Untold: defining moments of the uprooted is a collection of true stories edited by Gabrielle Deonath and Kamini Ramdeen, and collected by Brown Girl Magazine. Divided into sections by the overarching themes of Identity, Being, and Relationships, each story presents a deeply personal, brave, and authentic slice-of-life from one of thirty-two emerging South Asian writers from America, Canada, Britain, and Indo-Caribbean communities.
Like Brown Girl Magazine itself—launched in 2018 “by and for South Asian womxn, who believe in the power of storytelling as a vehicle for community building and empowerment” (from their mission statement)—this first anthology aligns with the mission and goals of giving voice to the South Asian diaspora. Like the magazine, the anthology provides a forum for sharing, without fear or shame, experiences which, for generations, families have kept to themselves in order to assimilate, to blend, to “disappear” into their adopted countries.
Among the twelve stories in the “Identity” section, there are several about coming out and about the culture shock for foreign-born children on their first visit to India for family visits, and one about a high school girl who makes the difficult decision to begin wearing the hijab. “Born Untouchable,” by Canadian Meera Solanki Estrada, is a deeply moving piece about casteism. She interviewed her father about his family’s history as untouchables. Of his school days, her father matter-of-factly related, “Ours was the era of segregation, so I could go into the classroom. But we had to sit on the floor in the back of the class. And when the master did the roll call, they didn’t say our name, just BC for backward class. That is the name we answered to.”
Three of the nine stories in the “Being” section begin with sensitive content warnings and the phone number for the national suicide hotline, which speaks volumes about the emotional toll of carrying generations of untold stories, such as children attending all or predominantly white schools where they were bullied and learned to resent their appearance. In “Dark and Lovely,” Apoorva Varghese, as a young, dark-skinned child visiting relatives in India, becomes infatuated with a handsome Bollywood star. When his screen persona falls for a light-skinned beauty, she slavers herself with illicitly purchased skin-lightening cream. “I didn’t know it then,” Varghese writes, “but that moment launched me on a journey to self-love that has been slow, steady, and ongoing.”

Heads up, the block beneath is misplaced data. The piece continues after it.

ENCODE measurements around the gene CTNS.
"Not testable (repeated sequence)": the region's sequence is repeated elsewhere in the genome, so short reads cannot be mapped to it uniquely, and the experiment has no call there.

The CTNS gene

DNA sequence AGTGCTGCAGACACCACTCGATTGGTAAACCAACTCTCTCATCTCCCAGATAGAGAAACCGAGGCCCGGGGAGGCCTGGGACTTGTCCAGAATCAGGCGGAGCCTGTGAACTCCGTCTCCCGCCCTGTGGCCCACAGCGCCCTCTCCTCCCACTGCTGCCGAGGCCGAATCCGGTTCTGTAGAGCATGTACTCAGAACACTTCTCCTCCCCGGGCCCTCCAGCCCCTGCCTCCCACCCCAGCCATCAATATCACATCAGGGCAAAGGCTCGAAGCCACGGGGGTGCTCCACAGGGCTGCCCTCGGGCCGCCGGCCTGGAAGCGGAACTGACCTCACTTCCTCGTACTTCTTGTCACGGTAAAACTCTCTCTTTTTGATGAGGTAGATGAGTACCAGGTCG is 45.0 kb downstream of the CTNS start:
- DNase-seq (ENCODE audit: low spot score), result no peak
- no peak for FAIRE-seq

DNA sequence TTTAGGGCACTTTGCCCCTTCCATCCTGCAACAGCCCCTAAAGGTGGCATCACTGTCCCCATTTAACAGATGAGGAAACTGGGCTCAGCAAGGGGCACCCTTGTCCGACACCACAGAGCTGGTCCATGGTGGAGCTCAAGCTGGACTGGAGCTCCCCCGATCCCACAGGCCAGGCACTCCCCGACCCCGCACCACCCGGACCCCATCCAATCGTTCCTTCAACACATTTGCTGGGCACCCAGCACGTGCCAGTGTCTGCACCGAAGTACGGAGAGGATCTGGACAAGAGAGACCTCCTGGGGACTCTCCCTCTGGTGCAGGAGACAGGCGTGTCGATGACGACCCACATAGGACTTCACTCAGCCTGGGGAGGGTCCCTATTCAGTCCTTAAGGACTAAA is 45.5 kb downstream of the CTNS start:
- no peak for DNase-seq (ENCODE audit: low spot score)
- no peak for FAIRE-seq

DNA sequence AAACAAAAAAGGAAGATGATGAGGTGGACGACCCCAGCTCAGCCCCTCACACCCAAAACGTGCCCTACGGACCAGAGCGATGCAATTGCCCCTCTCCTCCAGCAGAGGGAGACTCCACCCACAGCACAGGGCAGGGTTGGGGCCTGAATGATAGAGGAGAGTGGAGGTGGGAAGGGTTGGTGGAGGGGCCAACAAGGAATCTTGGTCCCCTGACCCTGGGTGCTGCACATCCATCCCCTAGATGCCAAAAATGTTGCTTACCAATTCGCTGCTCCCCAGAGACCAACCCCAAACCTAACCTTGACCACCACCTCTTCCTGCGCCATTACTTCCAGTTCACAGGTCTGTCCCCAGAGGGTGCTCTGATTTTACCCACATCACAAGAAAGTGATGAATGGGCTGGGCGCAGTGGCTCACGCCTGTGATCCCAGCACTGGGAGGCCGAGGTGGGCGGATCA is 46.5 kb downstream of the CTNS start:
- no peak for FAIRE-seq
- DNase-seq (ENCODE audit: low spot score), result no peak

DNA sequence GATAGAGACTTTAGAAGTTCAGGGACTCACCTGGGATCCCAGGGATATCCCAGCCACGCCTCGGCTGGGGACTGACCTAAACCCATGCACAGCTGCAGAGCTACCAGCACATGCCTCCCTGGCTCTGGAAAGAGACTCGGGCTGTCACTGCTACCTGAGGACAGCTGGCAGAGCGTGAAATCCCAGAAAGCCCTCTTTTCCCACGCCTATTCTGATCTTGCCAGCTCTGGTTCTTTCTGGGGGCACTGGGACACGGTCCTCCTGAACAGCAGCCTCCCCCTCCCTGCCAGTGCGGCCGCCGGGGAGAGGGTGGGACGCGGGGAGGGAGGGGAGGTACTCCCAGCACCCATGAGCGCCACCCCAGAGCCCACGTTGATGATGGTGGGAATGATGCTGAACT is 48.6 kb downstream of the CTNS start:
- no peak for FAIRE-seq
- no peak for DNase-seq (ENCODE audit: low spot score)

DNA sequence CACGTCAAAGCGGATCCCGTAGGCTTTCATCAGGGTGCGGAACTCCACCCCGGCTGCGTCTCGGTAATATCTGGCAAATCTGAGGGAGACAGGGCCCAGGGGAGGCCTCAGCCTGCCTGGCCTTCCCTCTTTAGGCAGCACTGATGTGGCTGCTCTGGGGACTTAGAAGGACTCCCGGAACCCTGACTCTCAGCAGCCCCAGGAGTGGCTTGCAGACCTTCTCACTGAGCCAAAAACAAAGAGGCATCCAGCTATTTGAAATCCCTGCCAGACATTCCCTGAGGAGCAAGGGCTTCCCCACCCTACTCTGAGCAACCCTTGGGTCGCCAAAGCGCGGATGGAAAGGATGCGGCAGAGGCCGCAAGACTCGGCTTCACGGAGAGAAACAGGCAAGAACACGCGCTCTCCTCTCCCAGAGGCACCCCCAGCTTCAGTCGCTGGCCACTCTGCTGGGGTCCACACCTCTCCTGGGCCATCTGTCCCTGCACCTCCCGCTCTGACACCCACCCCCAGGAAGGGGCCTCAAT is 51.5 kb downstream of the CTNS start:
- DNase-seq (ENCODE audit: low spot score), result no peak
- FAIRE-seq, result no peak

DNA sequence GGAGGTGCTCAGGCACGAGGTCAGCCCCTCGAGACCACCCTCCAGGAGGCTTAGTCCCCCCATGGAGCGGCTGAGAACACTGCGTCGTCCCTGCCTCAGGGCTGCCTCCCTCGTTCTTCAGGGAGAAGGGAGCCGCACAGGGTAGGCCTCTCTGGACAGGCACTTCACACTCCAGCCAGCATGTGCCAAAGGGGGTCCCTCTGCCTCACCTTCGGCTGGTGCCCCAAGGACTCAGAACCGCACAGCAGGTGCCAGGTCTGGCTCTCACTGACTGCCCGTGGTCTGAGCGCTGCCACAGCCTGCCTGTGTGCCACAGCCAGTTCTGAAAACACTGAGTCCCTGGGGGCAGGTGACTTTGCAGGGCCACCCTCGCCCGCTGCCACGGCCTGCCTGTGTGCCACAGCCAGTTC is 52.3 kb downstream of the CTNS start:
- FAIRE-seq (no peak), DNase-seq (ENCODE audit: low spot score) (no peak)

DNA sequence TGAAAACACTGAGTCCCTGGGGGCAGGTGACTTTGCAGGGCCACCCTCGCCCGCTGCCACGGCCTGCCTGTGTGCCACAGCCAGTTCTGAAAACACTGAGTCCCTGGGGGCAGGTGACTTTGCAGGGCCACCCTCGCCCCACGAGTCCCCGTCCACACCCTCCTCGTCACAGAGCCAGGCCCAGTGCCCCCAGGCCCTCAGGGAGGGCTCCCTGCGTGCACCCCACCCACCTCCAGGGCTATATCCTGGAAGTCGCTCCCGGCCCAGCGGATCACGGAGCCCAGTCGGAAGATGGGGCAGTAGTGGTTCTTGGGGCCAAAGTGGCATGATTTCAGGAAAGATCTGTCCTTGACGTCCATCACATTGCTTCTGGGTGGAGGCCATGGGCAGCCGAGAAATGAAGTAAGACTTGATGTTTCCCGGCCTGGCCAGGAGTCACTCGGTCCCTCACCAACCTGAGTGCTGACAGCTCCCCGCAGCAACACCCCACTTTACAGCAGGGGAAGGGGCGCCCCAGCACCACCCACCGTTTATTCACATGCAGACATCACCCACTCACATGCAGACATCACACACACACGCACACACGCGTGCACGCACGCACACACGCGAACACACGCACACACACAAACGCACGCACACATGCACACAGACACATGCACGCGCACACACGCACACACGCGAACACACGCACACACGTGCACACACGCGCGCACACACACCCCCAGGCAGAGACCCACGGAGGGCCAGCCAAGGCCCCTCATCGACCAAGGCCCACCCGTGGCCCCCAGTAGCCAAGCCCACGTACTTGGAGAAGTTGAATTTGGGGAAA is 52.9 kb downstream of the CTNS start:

The final section, “Relationships,” is comprised of eleven essays, on topics ranging from infidelity to end-of-life rituals in the Sikh tradition to a daughter caught between warring parents. In her piece “In the Eye of the Beholder,” Nina Malagi returns from the United States to her ancestral city (Ahmedabad, Gujarat) after ending a twenty-year marriage to negotiate the sale of the couple’s co-owned flat. She’d once defended the gender-bound box she’d found herself in:
As she explained to friends after a difficult 36-hour labor, “The woman always goes home to her parents’ house to give birth and the husband turns up months later,” I patiently explained. That’s how we do it in Indian culture, I lied. And I shamed them for false cultural insensitivity to silence my own shame.
Untold: defining moments of the uprooted is a varied, immersive, informative read. These short pieces of creative nonfiction should be of interest to anyone. These are the true stories of South Asian writers. They are also, simply, true life stories of love, loss, sickness, pain, fear; all the emotions, all the ways in which people—in these stories, brown people—struggle to make lives and to find peace and happiness for themselves and their loved ones under circumstances that, all too often, are less than hospitable, less than welcoming.